Saturday, 25 February 2012

Seasoning wood

I`d found my seasoned log for carving; in amongst a long cluttered line of storm-damaged beech and birch trees.
I set to with Robin`s hand saw and, adapting to the slow rhythm; the ache growing in my arms, I sought diversion in my surroundings. I was sawing in a scene reminiscent of a dormant Samuel Palmer pen and ink drawing. Below me, deep-sided broadleaf-clad hills converged on a trickling brook running hidden and steeply down to the back road. Though the February sun warmed northern hills over the river, those around me were cast in shade.

Fine, pale green sawdust sprang from the beech`s gash. I`d misjudged; too green to carve yet, I surmised, (and probably too heavy to heft down the hill; full as it still was with sap). However, I was committed and sawed laboriously and, cutting finally  through the lower edge, the long, heavy trunk`s two parts slyly clenched  shut on my blade.
I managed in the end  to jiggle and slide the saw loose. Before choosing where to make the second cut I stood and stretched my legs and back. I spied an older, much deader birch trunk and knew it to be good firewood; the silver bark had uncurled itself and the round cross-section showed pale as dry straw. 
I cut a dozen four-foot lengths and lobbed them over by a tree base. They resounded off each other like ancient xylophone music.
Returning to the beech trunk I imagined the length my envisaged  figure would need, and resumed  labours.
Anticipating another weight shift I improvised wedges and supports from supple larch branches and cut pine boles. But the severed section, once freed, stuck fast. Irrevocably this time; there was no freeing it. Liberated, gravity clung it more tightly.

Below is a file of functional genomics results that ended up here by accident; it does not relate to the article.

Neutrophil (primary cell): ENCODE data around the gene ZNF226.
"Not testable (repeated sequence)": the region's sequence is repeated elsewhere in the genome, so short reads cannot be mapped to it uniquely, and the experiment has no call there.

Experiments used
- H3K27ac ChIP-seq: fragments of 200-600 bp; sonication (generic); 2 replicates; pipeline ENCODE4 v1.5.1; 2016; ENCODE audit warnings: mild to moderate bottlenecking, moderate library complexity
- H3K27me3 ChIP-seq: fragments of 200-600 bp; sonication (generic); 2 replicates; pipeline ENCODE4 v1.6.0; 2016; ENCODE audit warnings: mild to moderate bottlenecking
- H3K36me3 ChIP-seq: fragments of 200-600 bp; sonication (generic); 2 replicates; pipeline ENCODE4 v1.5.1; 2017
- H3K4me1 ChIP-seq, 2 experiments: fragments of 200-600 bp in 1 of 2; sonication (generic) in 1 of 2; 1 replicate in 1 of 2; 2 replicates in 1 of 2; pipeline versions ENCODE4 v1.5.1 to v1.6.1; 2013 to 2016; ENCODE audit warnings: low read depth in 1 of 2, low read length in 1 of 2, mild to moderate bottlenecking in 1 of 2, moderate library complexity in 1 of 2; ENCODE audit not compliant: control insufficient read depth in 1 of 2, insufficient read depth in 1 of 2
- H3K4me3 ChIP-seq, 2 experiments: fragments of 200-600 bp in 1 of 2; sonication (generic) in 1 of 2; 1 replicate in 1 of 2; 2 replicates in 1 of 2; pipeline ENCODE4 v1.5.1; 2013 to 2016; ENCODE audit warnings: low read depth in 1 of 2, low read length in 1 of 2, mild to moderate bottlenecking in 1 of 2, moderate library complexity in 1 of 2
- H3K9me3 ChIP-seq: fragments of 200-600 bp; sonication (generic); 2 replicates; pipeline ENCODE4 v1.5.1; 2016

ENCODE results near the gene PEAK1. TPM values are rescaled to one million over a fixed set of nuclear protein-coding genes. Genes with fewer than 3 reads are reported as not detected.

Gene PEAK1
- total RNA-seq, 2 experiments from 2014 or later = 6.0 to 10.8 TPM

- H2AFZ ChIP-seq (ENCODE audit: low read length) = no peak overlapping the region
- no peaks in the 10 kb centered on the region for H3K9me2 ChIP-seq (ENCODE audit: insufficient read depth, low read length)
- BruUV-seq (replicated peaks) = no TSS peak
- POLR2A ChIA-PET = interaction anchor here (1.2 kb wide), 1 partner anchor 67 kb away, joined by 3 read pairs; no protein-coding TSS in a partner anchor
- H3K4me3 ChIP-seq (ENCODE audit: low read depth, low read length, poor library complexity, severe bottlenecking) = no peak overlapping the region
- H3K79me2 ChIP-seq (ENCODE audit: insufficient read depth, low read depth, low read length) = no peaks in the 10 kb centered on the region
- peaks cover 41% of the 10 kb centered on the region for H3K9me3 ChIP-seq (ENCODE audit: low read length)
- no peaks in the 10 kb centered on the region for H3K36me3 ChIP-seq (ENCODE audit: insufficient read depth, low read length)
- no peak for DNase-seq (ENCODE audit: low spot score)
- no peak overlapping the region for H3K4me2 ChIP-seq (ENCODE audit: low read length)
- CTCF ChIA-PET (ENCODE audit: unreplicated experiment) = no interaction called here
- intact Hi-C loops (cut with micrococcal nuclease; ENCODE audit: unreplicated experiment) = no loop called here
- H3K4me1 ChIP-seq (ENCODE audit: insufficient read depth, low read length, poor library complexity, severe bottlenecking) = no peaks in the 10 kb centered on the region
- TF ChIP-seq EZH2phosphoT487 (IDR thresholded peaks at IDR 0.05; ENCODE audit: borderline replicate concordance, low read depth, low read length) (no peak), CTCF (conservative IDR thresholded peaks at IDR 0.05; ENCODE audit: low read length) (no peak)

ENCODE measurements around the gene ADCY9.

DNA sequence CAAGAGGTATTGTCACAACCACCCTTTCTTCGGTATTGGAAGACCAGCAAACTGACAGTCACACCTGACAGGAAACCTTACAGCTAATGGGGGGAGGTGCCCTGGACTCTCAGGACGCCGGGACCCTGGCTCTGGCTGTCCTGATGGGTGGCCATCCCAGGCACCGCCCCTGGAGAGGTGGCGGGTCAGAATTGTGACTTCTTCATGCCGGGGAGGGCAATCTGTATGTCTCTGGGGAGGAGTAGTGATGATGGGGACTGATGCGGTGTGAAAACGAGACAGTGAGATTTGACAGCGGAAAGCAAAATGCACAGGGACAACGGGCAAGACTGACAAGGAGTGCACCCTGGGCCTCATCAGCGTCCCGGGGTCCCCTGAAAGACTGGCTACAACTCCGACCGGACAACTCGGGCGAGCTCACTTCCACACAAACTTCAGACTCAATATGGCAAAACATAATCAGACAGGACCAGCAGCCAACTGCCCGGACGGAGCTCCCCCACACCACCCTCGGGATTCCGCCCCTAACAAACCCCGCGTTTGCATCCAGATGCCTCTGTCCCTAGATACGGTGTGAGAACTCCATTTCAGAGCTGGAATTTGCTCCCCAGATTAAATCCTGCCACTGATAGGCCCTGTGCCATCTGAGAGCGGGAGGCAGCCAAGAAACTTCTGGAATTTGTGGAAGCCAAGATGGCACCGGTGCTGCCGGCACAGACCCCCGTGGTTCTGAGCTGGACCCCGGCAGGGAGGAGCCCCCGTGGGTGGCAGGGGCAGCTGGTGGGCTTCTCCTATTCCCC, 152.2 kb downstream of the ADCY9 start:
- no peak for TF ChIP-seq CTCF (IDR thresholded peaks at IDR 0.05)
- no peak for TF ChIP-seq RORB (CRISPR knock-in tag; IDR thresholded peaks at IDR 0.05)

Again I slid and cajoled my saw loose and then, because there was nothing else for it,  cast around philosophically for another likely log. This first attempt could wait a year, by which time the section will have seasoned and loosened.
Close by, a birch tree had been struck horizontal by winds, roots to top, a couple of winter`s ago I judged. Unlike the beech, it lay over other felled trees. I roughly calculated how the constituent parts of its great weight  would lean and fall once  severed and, encouraged,  began sawing.
Success this time ! I hefted the 5 and a half foot section free and slowly transported it end over end, over heavy end, to the path`s head from where I rolled it in fan-like bursts down the trail, ( it`s circumferences being unequal).
Like a freshly caught and killed fish the birch`s beautiful white silver bark dulled in the mud. My resolve to sculpt again was sorely tried as my back strained again and again to daisy more than my own body weight towards the car.
But now I`ve found my seasoned log for carving. It lies waiting under the shed`s new awning.